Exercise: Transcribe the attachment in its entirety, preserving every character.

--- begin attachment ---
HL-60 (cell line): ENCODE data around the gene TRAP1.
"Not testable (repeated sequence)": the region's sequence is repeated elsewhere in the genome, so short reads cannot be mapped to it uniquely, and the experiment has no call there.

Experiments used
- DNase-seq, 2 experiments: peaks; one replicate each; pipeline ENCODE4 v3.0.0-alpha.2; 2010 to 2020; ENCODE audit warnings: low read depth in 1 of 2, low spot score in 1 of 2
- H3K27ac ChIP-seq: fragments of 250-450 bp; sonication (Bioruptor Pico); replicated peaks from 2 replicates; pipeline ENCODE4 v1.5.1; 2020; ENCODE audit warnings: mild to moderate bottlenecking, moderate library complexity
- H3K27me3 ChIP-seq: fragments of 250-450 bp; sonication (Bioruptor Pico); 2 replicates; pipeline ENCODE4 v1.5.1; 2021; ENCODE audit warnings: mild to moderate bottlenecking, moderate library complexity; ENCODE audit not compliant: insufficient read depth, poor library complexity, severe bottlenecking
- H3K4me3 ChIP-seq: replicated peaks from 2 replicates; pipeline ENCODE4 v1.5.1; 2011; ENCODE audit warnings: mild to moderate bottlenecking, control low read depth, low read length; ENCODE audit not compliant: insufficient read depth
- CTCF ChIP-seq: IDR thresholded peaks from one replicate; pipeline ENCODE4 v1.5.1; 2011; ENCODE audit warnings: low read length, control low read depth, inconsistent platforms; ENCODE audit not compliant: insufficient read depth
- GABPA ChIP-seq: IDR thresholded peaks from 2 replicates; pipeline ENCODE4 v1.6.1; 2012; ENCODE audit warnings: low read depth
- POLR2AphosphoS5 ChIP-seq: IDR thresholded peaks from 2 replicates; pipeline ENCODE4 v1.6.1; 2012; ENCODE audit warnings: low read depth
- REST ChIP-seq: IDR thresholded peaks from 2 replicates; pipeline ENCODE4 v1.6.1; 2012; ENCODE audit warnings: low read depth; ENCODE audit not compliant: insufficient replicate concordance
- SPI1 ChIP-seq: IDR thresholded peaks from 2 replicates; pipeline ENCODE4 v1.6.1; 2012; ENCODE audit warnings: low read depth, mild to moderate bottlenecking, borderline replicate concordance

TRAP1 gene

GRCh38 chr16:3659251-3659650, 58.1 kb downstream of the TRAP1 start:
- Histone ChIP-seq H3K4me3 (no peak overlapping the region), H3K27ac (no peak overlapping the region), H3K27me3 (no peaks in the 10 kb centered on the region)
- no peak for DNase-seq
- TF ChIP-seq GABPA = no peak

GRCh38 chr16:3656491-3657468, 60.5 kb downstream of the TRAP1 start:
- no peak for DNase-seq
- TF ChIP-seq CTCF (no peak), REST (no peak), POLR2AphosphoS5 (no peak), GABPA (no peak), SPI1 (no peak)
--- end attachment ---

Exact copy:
HL-60 (cell line): ENCODE data around the gene TRAP1.
"Not testable (repeated sequence)": the region's sequence is repeated elsewhere in the genome, so short reads cannot be mapped to it uniquely, and the experiment has no call there.

Experiments used
- DNase-seq, 2 experiments: peaks; one replicate each; pipeline ENCODE4 v3.0.0-alpha.2; 2010 to 2020; ENCODE audit warnings: low read depth in 1 of 2, low spot score in 1 of 2
- H3K27ac ChIP-seq: fragments of 250-450 bp; sonication (Bioruptor Pico); replicated peaks from 2 replicates; pipeline ENCODE4 v1.5.1; 2020; ENCODE audit warnings: mild to moderate bottlenecking, moderate library complexity
- H3K27me3 ChIP-seq: fragments of 250-450 bp; sonication (Bioruptor Pico); 2 replicates; pipeline ENCODE4 v1.5.1; 2021; ENCODE audit warnings: mild to moderate bottlenecking, moderate library complexity; ENCODE audit not compliant: insufficient read depth, poor library complexity, severe bottlenecking
- H3K4me3 ChIP-seq: replicated peaks from 2 replicates; pipeline ENCODE4 v1.5.1; 2011; ENCODE audit warnings: mild to moderate bottlenecking, control low read depth, low read length; ENCODE audit not compliant: insufficient read depth
- CTCF ChIP-seq: IDR thresholded peaks from one replicate; pipeline ENCODE4 v1.5.1; 2011; ENCODE audit warnings: low read length, control low read depth, inconsistent platforms; ENCODE audit not compliant: insufficient read depth
- GABPA ChIP-seq: IDR thresholded peaks from 2 replicates; pipeline ENCODE4 v1.6.1; 2012; ENCODE audit warnings: low read depth
- POLR2AphosphoS5 ChIP-seq: IDR thresholded peaks from 2 replicates; pipeline ENCODE4 v1.6.1; 2012; ENCODE audit warnings: low read depth
- REST ChIP-seq: IDR thresholded peaks from 2 replicates; pipeline ENCODE4 v1.6.1; 2012; ENCODE audit warnings: low read depth; ENCODE audit not compliant: insufficient replicate concordance
- SPI1 ChIP-seq: IDR thresholded peaks from 2 replicates; pipeline ENCODE4 v1.6.1; 2012; ENCODE audit warnings: low read depth, mild to moderate bottlenecking, borderline replicate concordance

TRAP1 gene

GRCh38 chr16:3659251-3659650, 58.1 kb downstream of the TRAP1 start:
- Histone ChIP-seq H3K4me3 (no peak overlapping the region), H3K27ac (no peak overlapping the region), H3K27me3 (no peaks in the 10 kb centered on the region)
- no peak for DNase-seq
- TF ChIP-seq GABPA = no peak

GRCh38 chr16:3656491-3657468, 60.5 kb downstream of the TRAP1 start:
- no peak for DNase-seq
- TF ChIP-seq CTCF (no peak), REST (no peak), POLR2AphosphoS5 (no peak), GABPA (no peak), SPI1 (no peak)